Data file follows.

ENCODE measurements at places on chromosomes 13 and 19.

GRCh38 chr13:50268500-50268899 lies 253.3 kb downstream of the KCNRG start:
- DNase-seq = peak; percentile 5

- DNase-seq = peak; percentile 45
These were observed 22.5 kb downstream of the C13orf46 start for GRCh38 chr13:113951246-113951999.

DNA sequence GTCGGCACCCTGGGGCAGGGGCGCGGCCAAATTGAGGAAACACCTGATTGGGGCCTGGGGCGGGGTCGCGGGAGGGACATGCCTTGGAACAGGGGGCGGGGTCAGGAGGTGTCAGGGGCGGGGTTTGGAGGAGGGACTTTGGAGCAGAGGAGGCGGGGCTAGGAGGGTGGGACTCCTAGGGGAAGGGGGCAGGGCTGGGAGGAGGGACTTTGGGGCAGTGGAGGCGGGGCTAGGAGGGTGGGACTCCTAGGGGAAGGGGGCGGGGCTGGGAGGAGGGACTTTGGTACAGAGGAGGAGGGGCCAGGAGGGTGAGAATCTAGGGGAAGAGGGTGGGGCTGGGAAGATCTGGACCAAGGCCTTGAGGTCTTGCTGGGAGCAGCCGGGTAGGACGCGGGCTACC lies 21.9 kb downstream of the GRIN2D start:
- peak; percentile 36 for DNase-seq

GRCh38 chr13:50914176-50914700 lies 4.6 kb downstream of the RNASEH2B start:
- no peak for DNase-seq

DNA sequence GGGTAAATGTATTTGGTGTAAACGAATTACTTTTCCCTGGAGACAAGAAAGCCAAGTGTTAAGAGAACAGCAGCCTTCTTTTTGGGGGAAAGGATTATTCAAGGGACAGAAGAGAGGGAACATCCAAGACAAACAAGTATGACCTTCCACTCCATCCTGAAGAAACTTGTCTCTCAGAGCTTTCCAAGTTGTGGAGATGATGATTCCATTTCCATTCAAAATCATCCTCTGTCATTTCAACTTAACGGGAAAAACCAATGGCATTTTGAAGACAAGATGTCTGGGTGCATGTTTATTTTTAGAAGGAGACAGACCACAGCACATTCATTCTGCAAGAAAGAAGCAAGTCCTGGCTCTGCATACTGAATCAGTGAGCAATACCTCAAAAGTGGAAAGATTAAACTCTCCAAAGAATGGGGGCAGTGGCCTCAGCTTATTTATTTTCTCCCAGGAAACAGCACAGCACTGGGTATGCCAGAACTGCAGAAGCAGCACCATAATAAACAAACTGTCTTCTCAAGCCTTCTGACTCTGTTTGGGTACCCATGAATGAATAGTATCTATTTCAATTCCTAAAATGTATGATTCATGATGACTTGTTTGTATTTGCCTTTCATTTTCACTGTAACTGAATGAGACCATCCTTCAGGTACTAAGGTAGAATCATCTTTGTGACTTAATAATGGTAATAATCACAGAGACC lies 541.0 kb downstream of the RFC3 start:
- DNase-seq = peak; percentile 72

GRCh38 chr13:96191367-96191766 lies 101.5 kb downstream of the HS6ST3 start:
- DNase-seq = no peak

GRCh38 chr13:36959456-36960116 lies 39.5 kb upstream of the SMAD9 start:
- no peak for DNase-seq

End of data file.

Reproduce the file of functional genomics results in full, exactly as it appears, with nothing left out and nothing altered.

ENCODE measurements at places on chromosomes 13 and 19.

GRCh38 chr13:50268500-50268899 lies 253.3 kb downstream of the KCNRG start:
- DNase-seq = peak; percentile 5

- DNase-seq = peak; percentile 45
These were observed 22.5 kb downstream of the C13orf46 start for GRCh38 chr13:113951246-113951999.

DNA sequence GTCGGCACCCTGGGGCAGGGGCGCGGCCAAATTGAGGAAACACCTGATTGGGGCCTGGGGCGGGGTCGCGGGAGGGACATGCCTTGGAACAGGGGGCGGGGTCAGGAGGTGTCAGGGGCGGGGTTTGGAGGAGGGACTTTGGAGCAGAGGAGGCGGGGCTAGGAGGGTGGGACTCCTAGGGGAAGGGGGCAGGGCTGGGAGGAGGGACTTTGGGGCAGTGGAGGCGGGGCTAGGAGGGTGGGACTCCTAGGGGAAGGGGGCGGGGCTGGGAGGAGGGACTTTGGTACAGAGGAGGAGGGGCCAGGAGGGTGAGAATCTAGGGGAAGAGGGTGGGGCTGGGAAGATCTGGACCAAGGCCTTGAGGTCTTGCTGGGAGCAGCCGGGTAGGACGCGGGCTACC lies 21.9 kb downstream of the GRIN2D start:
- peak; percentile 36 for DNase-seq

GRCh38 chr13:50914176-50914700 lies 4.6 kb downstream of the RNASEH2B start:
- no peak for DNase-seq

DNA sequence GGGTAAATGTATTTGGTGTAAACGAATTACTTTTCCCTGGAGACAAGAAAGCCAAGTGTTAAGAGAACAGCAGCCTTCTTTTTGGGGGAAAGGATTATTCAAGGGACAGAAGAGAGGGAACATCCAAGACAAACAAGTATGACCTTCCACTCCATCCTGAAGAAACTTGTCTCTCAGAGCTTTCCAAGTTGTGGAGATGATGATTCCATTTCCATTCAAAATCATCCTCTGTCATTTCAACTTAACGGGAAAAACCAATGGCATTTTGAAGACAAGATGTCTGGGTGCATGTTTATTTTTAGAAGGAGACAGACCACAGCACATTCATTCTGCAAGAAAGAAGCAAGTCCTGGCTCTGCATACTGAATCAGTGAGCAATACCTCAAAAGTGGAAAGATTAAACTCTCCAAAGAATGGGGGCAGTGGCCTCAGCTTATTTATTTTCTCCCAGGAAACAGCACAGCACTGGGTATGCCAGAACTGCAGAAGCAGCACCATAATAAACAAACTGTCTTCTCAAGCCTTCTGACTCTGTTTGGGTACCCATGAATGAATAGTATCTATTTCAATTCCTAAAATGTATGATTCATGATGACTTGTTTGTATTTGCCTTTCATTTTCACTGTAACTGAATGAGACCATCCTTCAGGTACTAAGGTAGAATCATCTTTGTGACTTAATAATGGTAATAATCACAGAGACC lies 541.0 kb downstream of the RFC3 start:
- DNase-seq = peak; percentile 72

GRCh38 chr13:96191367-96191766 lies 101.5 kb downstream of the HS6ST3 start:
- DNase-seq = no peak

GRCh38 chr13:36959456-36960116 lies 39.5 kb upstream of the SMAD9 start:
- no peak for DNase-seq